ASU Electronic Theses and Dissertations
This collection includes most of the ASU Theses and Dissertations from 2011 to present. ASU Theses and Dissertations are available in downloadable PDF format; however, a small percentage of items are under embargo. Information about the dissertations/theses includes degree information, committee members, an abstract, supporting data or media.
In addition to the electronic theses found in the ASU Digital Repository, ASU Theses and Dissertations can be found in the ASU Library Catalog.
Dissertations and Theses granted by Arizona State University are archived and made available through a joint effort of the ASU Graduate College and the ASU Libraries. For more information or questions about this collection contact or visit the Digital Repository ETD Library Guide or contact the ASU Graduate College at email@example.com.
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Cardiovascular disease (CVD) is the leading cause of mortality in the U.S. While physical activity can reduce CVD risk, most adults do not engage in adequate physical activity to maintain or improve health. Older adults are less likely to participate in physical activity and experience a greater burden of CVD compared to younger adults. Despite knowledge of motivators and barriers to physical activity, the challenge to reduce cardiovascular risk in the older adult population remains unmet. Older adults face unique and complex barriers to physical activity, including limited social contextual resources and behavioral change processes. Interventions to enhance wellness motivation …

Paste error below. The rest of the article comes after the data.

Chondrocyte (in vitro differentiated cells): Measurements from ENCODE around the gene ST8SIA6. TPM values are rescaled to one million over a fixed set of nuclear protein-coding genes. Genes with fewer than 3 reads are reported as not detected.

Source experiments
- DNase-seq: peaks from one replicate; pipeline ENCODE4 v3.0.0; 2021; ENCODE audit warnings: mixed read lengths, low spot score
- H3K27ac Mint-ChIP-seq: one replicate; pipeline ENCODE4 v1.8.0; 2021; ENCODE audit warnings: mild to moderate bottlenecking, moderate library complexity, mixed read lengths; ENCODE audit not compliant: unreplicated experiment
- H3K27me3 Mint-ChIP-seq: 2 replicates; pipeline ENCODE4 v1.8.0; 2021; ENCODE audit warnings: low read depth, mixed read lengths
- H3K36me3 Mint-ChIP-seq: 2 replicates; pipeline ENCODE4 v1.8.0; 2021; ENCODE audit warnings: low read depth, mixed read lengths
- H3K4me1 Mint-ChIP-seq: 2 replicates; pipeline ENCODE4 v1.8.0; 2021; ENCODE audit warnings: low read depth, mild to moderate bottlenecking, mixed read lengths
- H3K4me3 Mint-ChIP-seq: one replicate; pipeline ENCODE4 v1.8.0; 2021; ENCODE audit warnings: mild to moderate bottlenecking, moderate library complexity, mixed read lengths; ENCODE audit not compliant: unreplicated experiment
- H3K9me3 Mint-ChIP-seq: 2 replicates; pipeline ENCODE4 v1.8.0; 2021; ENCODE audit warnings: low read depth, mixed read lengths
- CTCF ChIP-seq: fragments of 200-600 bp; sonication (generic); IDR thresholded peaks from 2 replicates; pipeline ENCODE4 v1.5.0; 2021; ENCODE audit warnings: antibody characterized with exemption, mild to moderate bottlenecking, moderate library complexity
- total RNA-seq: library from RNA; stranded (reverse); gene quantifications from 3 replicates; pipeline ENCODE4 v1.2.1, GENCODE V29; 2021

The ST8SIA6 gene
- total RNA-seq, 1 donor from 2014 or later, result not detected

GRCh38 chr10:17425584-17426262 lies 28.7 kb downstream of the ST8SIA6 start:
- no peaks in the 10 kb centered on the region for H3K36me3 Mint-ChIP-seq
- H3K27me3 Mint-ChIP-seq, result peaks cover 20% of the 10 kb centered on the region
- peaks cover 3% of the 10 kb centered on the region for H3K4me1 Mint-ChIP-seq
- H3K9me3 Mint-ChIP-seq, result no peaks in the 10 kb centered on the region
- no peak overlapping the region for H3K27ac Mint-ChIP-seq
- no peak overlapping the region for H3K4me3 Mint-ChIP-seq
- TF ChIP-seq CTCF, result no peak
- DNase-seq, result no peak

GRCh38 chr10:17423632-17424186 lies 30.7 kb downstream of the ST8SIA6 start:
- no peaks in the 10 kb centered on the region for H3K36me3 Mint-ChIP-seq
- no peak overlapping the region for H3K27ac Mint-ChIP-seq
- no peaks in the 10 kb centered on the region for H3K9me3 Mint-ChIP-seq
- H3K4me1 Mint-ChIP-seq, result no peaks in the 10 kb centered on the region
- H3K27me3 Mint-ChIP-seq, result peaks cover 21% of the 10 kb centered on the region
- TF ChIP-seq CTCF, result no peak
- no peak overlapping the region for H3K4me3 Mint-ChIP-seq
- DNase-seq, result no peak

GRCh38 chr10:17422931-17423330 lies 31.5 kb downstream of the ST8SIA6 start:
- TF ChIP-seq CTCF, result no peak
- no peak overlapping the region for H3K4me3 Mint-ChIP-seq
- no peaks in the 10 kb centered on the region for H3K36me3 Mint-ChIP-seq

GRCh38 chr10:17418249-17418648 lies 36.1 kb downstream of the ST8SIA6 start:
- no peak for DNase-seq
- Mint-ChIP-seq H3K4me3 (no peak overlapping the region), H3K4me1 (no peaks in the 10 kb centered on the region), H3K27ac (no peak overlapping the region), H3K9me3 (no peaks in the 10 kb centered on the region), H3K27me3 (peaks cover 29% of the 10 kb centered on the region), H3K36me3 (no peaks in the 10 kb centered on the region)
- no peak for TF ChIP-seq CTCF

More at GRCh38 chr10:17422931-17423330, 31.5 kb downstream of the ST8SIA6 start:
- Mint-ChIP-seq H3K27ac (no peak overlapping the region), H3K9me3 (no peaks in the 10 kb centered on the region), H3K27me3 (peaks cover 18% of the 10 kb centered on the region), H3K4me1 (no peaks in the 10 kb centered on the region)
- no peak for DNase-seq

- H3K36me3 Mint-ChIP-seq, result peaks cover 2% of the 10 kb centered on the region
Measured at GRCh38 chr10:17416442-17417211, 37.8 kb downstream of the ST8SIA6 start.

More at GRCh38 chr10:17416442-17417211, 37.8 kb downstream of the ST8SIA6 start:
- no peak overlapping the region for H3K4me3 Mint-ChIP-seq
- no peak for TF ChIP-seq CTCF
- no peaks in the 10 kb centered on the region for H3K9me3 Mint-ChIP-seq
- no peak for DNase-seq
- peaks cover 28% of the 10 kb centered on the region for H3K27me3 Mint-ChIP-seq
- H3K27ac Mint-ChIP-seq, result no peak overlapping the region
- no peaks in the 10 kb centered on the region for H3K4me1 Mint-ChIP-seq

- Barrows, Jennifer, Fleury, Julie, Komnenich, Pauline, et al.
- Created Date
Introduction: Several faith-based or faith-placed programs have focused on the physical dimension of wellness in efforts to improve health by increasing physical activity and improving diet behaviors. However, these programs were not designed to intervene on the mental dimension of wellness which is critical for stress reduction and health behavior change. Purpose: To evaluate the feasibility of a spirituality-based stress reduction and health behavior change intervention using the Spiritual Framework of Coping (SFC) model. Methods: This study was a quasi-experimental one group pretest posttest design. The study was a total of eight weeks conducted at a non-denominational Christian church. Participants …
- Walker, Jenelle, Swan, Pamela, Ainsworth, Barbara, et al.
- Created Date